13 NOVEMBER 1909, Page 26

THE UNIVERSITY OF GLASGOW.* - THE University of Glasgow, founded in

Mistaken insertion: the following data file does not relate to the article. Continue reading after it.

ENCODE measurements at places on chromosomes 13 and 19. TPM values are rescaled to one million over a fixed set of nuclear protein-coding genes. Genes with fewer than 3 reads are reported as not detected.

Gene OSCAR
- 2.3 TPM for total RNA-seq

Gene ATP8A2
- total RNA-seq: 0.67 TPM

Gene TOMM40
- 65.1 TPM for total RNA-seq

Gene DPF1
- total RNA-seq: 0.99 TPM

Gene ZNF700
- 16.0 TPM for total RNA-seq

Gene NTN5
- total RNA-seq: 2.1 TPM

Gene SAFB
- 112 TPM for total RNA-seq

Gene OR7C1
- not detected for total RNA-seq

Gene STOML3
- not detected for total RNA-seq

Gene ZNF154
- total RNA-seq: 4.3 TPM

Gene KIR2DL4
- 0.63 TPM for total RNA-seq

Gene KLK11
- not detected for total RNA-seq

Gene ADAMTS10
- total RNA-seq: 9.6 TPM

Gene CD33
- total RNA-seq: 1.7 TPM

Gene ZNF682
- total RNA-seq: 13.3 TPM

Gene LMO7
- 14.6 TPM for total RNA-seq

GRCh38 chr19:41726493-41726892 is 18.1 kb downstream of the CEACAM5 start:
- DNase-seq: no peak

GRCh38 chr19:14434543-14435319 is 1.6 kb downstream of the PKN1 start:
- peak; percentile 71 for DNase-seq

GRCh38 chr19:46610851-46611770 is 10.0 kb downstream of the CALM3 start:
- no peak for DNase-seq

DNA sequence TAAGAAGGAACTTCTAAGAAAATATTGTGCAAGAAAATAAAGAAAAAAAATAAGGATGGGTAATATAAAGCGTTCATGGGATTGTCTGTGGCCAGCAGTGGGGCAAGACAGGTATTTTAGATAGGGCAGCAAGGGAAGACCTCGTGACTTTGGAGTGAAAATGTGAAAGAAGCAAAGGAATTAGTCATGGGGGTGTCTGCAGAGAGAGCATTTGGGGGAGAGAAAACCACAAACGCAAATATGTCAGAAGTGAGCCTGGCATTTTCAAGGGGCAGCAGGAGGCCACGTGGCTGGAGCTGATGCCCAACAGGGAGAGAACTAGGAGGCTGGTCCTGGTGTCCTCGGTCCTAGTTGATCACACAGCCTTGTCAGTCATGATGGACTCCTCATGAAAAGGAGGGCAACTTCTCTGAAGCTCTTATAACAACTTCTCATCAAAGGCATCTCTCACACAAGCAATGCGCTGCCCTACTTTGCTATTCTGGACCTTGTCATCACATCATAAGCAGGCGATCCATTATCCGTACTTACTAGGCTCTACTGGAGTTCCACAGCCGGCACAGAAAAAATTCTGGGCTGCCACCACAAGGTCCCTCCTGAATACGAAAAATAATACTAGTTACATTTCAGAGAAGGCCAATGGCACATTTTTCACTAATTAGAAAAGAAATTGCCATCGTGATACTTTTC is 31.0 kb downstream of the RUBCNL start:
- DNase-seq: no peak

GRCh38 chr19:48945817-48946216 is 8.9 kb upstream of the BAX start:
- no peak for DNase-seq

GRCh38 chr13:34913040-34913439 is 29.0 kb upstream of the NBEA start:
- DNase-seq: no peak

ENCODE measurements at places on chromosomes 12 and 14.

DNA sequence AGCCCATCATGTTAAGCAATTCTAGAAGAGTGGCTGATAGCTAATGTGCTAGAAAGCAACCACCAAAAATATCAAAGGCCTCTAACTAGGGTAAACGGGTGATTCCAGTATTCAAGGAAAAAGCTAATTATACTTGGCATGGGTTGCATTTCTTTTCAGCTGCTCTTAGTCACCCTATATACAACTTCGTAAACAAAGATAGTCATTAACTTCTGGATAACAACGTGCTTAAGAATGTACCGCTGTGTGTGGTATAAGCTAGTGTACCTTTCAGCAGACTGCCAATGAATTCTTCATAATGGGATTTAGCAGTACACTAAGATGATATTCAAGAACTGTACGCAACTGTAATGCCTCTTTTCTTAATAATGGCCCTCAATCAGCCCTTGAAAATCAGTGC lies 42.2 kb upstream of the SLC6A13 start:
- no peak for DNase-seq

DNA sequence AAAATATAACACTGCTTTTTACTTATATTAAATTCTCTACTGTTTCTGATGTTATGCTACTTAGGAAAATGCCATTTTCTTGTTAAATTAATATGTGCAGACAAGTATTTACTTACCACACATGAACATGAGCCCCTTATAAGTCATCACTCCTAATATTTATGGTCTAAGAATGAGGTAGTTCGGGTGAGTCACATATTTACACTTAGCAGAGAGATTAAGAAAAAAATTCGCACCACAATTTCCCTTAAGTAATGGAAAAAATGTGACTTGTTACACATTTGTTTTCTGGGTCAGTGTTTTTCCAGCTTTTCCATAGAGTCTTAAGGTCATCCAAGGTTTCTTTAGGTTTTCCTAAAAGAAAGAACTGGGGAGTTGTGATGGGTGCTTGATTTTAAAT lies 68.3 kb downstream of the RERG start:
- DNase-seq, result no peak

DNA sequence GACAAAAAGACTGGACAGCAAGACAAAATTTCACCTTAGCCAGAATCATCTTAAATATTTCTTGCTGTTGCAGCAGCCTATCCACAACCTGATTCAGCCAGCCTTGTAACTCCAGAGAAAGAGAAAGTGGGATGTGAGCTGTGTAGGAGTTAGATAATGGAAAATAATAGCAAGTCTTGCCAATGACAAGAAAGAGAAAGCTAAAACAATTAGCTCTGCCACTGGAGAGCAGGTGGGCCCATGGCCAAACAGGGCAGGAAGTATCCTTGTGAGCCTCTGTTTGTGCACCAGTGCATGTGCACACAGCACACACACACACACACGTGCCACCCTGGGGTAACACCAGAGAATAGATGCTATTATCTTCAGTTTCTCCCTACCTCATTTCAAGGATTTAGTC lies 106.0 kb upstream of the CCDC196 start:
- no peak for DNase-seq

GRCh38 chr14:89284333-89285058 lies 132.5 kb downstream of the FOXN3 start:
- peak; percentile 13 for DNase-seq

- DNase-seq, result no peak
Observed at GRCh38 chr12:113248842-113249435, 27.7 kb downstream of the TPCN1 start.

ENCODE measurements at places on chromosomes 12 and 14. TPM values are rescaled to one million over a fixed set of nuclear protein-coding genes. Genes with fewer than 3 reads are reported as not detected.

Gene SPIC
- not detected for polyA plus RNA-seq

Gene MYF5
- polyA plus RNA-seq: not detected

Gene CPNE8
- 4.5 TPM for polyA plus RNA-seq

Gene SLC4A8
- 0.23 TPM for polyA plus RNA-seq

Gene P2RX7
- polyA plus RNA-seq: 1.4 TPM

1451, was junior by forty years to St. Andrews and senior by forty-three to Aberdeen. In its early days it was less prosperous than either of its rivals, the chief reason probably being that the Eastern coast of the island, in both Northern and Southern Britain, was superior in culture to the Western. Money was scarce ; benefactors were slow in coming forward, and students were few in number and apt to be behimlhand with their fees. The records were so irregu- larly kept that it is impossible to state with precision the academical numbers; Mr. Co:Ate, who, as having been formerly Registrar, knows as much about the matter as any one, thinks that in the most prosperous years the number of students did not exceed one hundred, and that the average may have been about a third of that total. They were largely clerical, some of them being already Abbots and Priors—lads of quite tender age could hold these dignities— and other scions of noble houses who were destined to an eccle- siastical career. The teaching, as far as can be made out, did not go beyond Aristotle and his commentators. This was not due to any limitation in the terms of the foundation. These as settled by Pope Nicholas V. included theology, civil and canon law, arts, and any other lawful faculty. The Reforma- tion gave an impetus to educational work in Scotland, which would have been more effective if its leaders had had their way. Those who are disposed to belittle Knox would do well to remember that he and his fellow-Commissioners of 1560 recommended a scheme which would have changed the intellectual history of Scotland. Grammar schools in every parish, and Colleges for logic, rhetoric, and language in every considerable town, were among their recommendations. These probably meant what we now mean by primary and secondary schools. Scotland managed to get the first; the second she long wanted, and has not even now sufficiently secured. It is the lack of these that has so hampered the Universities. These have had to do the preparatory work which should have been done elsewhere. But for this defect it is difficult to imagine how far the intellectual energy of the country would have carried it. The thought will occur again and again as we follow Mr. Coutts's narrative. The Scottish Professors have not been ineffectual—far from it—but they might have done much more if they had not been burdened, mentally and physically, by work which ought never to have fallen upon them. We have not been able to do more than call attention to this stately volume, with its copious record of corporate and personal achievement.